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5/29. The Tessier number 5 cleft with associated extremity anomalies.

    OBJECTIVE: Oblique facial clefts are rare congenital deformities. They constitute 0.22% of all facial malformations. In this case report, an oblique facial cleft defined as Tessier number 5 is presented. The number 5 cleft of Tessier is one of the most rare congenital facial clefts; review of the literature revealed 20 patients. This case was also demonstrated with associated limb anomalies, suggesting that the patient may have been affected by the amnion rupture sequence. The teratology of these malformations is discussed, and attention is drawn to the amniotic rupture sequence as a possible cause.
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6/29. intestinal mucosa on top of a rudimentary occipital meningocele in amniotic rupture sequence: disorganization-like syndrome, homeotic transformation, abnormal surface encounter or endoectodermal adhesion?

    We present a case of a peculiar rudimentary occipital meningocele that was surgically removed when the patient (a boy) was 5 months of age. The patient also had distal transverse defects of both hands. The association of congenital scalp defects and distal congenital hand anomalies is relatively rare and one form is known as the Adams-Oliver syndrome. To our surprise, microscopic examination revealed intestinal mucosa on top of the skin tag containing the rudimentary meningocele. No comparable cases were found in the literature. We discuss the following possible explanations for this peculiar situation: 1) disorganization-like syndrome; 2) homeotic transformation; 3) abnormal surface encounter between the epidermis and remnants of the yolk sac or omphalo-enteric duct; and 4) endoectodermal adhesion in the presomite embryo.
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7/29. Typical facial clefting and constriction band anomalies: an unusual association in three unrelated patients.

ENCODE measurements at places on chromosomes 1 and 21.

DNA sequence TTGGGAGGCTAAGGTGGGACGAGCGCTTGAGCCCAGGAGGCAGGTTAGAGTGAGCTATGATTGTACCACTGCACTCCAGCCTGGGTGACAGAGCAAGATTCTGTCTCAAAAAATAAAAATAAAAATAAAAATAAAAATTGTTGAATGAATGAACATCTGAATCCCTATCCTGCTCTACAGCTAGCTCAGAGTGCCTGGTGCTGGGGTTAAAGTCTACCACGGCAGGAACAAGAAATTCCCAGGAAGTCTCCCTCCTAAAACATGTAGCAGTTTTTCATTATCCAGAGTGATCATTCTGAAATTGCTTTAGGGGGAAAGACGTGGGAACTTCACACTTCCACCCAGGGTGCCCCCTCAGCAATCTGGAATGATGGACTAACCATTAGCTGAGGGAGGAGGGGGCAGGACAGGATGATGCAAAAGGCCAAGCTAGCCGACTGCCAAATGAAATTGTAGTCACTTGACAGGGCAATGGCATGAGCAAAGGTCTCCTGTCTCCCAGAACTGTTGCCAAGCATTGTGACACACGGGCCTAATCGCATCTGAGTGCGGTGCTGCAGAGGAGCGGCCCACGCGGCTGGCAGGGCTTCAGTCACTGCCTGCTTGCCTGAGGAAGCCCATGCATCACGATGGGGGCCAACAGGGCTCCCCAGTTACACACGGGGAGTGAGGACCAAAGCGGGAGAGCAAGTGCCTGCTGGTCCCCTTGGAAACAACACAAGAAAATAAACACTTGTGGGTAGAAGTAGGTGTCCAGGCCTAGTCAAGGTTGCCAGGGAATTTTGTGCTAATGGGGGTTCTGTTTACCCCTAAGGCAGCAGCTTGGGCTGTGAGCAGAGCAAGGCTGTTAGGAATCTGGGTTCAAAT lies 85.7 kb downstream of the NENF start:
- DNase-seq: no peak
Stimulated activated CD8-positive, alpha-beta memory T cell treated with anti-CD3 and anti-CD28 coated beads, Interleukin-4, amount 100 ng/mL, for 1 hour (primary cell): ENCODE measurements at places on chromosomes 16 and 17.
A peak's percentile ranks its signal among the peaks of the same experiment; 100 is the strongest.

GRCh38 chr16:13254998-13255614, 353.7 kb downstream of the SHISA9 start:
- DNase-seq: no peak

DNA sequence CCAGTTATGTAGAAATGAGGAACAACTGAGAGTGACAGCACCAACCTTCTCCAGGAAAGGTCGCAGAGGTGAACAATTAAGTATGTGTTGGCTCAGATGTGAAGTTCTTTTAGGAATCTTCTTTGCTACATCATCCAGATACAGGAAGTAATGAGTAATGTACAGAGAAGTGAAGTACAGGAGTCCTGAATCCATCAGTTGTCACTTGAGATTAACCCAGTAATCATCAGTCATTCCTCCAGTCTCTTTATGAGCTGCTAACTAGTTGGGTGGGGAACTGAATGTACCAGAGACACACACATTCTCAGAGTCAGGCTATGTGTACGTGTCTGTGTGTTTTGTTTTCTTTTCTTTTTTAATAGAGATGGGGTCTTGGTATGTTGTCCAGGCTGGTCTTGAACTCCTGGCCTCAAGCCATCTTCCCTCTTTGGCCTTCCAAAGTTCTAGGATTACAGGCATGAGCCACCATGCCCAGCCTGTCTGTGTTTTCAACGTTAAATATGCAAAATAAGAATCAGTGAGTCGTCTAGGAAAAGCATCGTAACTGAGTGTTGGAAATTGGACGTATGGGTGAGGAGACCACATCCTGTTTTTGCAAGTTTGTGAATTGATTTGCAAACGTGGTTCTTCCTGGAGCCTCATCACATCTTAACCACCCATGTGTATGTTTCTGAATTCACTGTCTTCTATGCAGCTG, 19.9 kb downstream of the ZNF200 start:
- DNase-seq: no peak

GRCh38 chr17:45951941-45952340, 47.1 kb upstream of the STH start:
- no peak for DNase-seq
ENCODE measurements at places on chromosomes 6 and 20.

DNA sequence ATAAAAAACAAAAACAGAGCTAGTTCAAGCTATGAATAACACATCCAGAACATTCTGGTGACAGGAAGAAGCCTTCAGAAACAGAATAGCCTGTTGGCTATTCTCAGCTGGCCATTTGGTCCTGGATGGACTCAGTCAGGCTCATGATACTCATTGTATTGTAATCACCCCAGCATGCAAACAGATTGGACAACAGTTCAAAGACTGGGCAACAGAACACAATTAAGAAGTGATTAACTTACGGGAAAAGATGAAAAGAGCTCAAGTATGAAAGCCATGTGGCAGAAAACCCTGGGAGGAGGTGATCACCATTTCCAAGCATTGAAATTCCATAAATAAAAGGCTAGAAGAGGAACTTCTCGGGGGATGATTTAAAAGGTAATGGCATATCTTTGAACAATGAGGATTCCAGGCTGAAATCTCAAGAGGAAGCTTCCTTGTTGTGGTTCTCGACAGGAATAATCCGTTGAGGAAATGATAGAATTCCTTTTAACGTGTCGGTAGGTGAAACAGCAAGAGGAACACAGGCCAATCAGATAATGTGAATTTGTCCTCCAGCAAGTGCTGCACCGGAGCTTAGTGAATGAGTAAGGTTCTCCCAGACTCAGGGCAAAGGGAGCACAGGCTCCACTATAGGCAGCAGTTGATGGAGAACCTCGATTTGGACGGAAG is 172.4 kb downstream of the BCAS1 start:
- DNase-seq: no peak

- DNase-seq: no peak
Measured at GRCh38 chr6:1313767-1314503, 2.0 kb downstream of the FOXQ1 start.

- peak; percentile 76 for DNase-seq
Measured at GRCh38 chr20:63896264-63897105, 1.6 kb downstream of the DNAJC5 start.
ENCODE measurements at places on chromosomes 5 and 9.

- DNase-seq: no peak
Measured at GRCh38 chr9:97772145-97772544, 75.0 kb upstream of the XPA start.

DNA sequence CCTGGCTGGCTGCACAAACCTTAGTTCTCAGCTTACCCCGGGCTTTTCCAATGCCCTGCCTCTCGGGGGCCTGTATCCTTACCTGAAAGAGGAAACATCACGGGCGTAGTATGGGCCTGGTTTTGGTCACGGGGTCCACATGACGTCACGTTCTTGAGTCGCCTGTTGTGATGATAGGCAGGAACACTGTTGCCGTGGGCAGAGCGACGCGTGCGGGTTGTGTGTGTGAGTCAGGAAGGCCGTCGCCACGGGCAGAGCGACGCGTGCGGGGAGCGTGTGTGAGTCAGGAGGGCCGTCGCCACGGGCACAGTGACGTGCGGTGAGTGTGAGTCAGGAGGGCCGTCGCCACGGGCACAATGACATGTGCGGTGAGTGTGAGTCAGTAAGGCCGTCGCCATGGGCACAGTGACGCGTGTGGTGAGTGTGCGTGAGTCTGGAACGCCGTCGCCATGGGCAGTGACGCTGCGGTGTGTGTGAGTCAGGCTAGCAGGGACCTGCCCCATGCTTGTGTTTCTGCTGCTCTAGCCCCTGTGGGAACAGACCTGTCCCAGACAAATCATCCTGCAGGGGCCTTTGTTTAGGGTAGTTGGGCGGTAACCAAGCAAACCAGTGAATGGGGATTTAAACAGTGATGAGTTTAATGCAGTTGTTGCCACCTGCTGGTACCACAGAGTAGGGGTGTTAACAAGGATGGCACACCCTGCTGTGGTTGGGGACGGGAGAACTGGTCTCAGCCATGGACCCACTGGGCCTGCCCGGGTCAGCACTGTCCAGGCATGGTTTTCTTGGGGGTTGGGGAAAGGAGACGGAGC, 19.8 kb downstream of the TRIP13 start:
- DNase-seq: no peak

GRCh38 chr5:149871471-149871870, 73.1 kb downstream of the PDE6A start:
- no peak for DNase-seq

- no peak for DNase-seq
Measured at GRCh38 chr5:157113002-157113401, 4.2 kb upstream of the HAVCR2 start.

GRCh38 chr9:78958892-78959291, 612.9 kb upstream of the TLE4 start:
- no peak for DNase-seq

The amniotic band sequence is a rare congenital condition in which it is hypothesized that fibrous band of amniotic tissue result in variable soft tissue derangements. Other terms that have been used to describe this condition are amniotic band syndrome and amnion rupture sequence. patients may present with craniofacial, thoracic, abdominal, and/or limb involvement. Previous reports have described the association between the amniotic band sequence and unusual patterns of facial clefting, as described by Tessier, that do not follow normal embryonic lines of fusion [Keller et al., 1978; Bagatin et al., 1997]. We describe three successive cases of the amniotic band sequence, which presented with rather typical facial clefts (cleft lip and palate) in unrelated patients.
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8/29. Nonadjacent syndactyly in the congenital constriction band syndrome.

    hand anomalies in the amniotic band sequence are frequently both complex and difficult to explain in terms of our conventional understanding of limb embryogenesis. A case manifesting pseudosyndactyly between nonadjacent fingers confirms the role of an in utero disturbance after the seventh week, in concert with close apposition between nearby but not adjacent parts.
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9/29. Rare causes of elevated maternal serum alpha-fetoprotein. A report of three cases.

    Three rare conditions--amniotic band disruption sequence, placental chorioangioma and congenital nephrosis--were diagnosed in midtrimester because of elevated maternal serum alpha-fetoprotein. The diagnosis is important for genetic counseling and obstetric follow-up.
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10/29. A counseling dilemma involving anencephaly, acrania and amniotic bands.

    A suggested fetal anencephaly on routine office ultrasound examination resulted in a diagnosis of fetal acrania when targeted ultrasonography was performed by a consultant. Following pregnancy termination, examination of the abortus revealed partial cranial destruction secondary to an amniotic band. It is often difficult to distinguish between anencephaly, acrania, and amniotic band sequence prenatally, but postnatal differentiation is imperative for accurate risk assessment in genetic counseling.